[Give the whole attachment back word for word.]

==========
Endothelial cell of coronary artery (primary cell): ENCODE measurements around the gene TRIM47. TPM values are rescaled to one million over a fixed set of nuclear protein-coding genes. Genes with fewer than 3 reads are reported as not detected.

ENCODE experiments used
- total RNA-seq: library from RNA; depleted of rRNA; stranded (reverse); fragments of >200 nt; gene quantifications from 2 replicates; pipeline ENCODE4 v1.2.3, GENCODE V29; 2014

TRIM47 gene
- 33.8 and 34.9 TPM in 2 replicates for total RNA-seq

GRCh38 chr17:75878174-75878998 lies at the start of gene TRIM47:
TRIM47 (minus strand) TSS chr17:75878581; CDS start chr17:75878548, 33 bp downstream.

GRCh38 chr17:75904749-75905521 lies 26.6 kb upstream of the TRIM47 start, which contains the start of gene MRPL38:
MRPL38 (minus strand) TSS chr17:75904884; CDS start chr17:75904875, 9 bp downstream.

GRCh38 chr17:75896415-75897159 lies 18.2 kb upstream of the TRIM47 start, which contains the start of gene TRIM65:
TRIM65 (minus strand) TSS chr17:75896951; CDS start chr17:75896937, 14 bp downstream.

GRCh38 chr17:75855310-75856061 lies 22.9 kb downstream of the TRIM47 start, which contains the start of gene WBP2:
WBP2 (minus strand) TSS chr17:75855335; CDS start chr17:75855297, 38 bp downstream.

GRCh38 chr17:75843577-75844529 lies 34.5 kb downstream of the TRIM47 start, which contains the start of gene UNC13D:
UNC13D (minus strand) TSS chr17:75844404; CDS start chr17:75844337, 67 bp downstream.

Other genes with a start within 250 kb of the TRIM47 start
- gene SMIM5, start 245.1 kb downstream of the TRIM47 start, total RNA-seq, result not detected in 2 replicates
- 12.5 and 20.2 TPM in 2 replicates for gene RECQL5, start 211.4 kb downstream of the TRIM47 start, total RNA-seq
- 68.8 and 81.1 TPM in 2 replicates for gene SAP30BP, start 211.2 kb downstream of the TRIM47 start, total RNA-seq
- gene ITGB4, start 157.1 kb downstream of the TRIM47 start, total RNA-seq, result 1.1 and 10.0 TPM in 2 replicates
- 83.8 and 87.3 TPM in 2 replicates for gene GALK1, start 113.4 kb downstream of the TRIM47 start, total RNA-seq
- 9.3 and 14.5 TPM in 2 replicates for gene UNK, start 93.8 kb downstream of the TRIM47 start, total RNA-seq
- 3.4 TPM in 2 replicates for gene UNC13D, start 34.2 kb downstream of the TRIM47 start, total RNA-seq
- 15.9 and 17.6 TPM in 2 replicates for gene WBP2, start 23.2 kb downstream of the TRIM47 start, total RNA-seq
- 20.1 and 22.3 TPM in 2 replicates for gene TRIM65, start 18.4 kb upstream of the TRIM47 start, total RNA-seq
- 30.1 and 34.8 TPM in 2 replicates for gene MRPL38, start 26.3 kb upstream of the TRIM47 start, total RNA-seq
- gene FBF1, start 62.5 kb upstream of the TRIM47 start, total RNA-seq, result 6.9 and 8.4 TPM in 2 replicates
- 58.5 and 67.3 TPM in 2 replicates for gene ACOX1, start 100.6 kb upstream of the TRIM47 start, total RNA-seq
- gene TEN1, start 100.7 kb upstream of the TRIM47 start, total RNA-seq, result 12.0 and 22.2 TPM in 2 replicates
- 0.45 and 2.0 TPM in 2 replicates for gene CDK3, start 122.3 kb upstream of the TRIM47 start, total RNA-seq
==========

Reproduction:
Endothelial cell of coronary artery (primary cell): ENCODE measurements around the gene TRIM47. TPM values are rescaled to one million over a fixed set of nuclear protein-coding genes. Genes with fewer than 3 reads are reported as not detected.

ENCODE experiments used
- total RNA-seq: library from RNA; depleted of rRNA; stranded (reverse); fragments of >200 nt; gene quantifications from 2 replicates; pipeline ENCODE4 v1.2.3, GENCODE V29; 2014

TRIM47 gene
- 33.8 and 34.9 TPM in 2 replicates for total RNA-seq

GRCh38 chr17:75878174-75878998 lies at the start of gene TRIM47:
TRIM47 (minus strand) TSS chr17:75878581; CDS start chr17:75878548, 33 bp downstream.

GRCh38 chr17:75904749-75905521 lies 26.6 kb upstream of the TRIM47 start, which contains the start of gene MRPL38:
MRPL38 (minus strand) TSS chr17:75904884; CDS start chr17:75904875, 9 bp downstream.

GRCh38 chr17:75896415-75897159 lies 18.2 kb upstream of the TRIM47 start, which contains the start of gene TRIM65:
TRIM65 (minus strand) TSS chr17:75896951; CDS start chr17:75896937, 14 bp downstream.

GRCh38 chr17:75855310-75856061 lies 22.9 kb downstream of the TRIM47 start, which contains the start of gene WBP2:
WBP2 (minus strand) TSS chr17:75855335; CDS start chr17:75855297, 38 bp downstream.

GRCh38 chr17:75843577-75844529 lies 34.5 kb downstream of the TRIM47 start, which contains the start of gene UNC13D:
UNC13D (minus strand) TSS chr17:75844404; CDS start chr17:75844337, 67 bp downstream.

Other genes with a start within 250 kb of the TRIM47 start
- gene SMIM5, start 245.1 kb downstream of the TRIM47 start, total RNA-seq, result not detected in 2 replicates
- 12.5 and 20.2 TPM in 2 replicates for gene RECQL5, start 211.4 kb downstream of the TRIM47 start, total RNA-seq
- 68.8 and 81.1 TPM in 2 replicates for gene SAP30BP, start 211.2 kb downstream of the TRIM47 start, total RNA-seq
- gene ITGB4, start 157.1 kb downstream of the TRIM47 start, total RNA-seq, result 1.1 and 10.0 TPM in 2 replicates
- 83.8 and 87.3 TPM in 2 replicates for gene GALK1, start 113.4 kb downstream of the TRIM47 start, total RNA-seq
- 9.3 and 14.5 TPM in 2 replicates for gene UNK, start 93.8 kb downstream of the TRIM47 start, total RNA-seq
- 3.4 TPM in 2 replicates for gene UNC13D, start 34.2 kb downstream of the TRIM47 start, total RNA-seq
- 15.9 and 17.6 TPM in 2 replicates for gene WBP2, start 23.2 kb downstream of the TRIM47 start, total RNA-seq
- 20.1 and 22.3 TPM in 2 replicates for gene TRIM65, start 18.4 kb upstream of the TRIM47 start, total RNA-seq
- 30.1 and 34.8 TPM in 2 replicates for gene MRPL38, start 26.3 kb upstream of the TRIM47 start, total RNA-seq
- gene FBF1, start 62.5 kb upstream of the TRIM47 start, total RNA-seq, result 6.9 and 8.4 TPM in 2 replicates
- 58.5 and 67.3 TPM in 2 replicates for gene ACOX1, start 100.6 kb upstream of the TRIM47 start, total RNA-seq
- gene TEN1, start 100.7 kb upstream of the TRIM47 start, total RNA-seq, result 12.0 and 22.2 TPM in 2 replicates
- 0.45 and 2.0 TPM in 2 replicates for gene CDK3, start 122.3 kb upstream of the TRIM47 start, total RNA-seq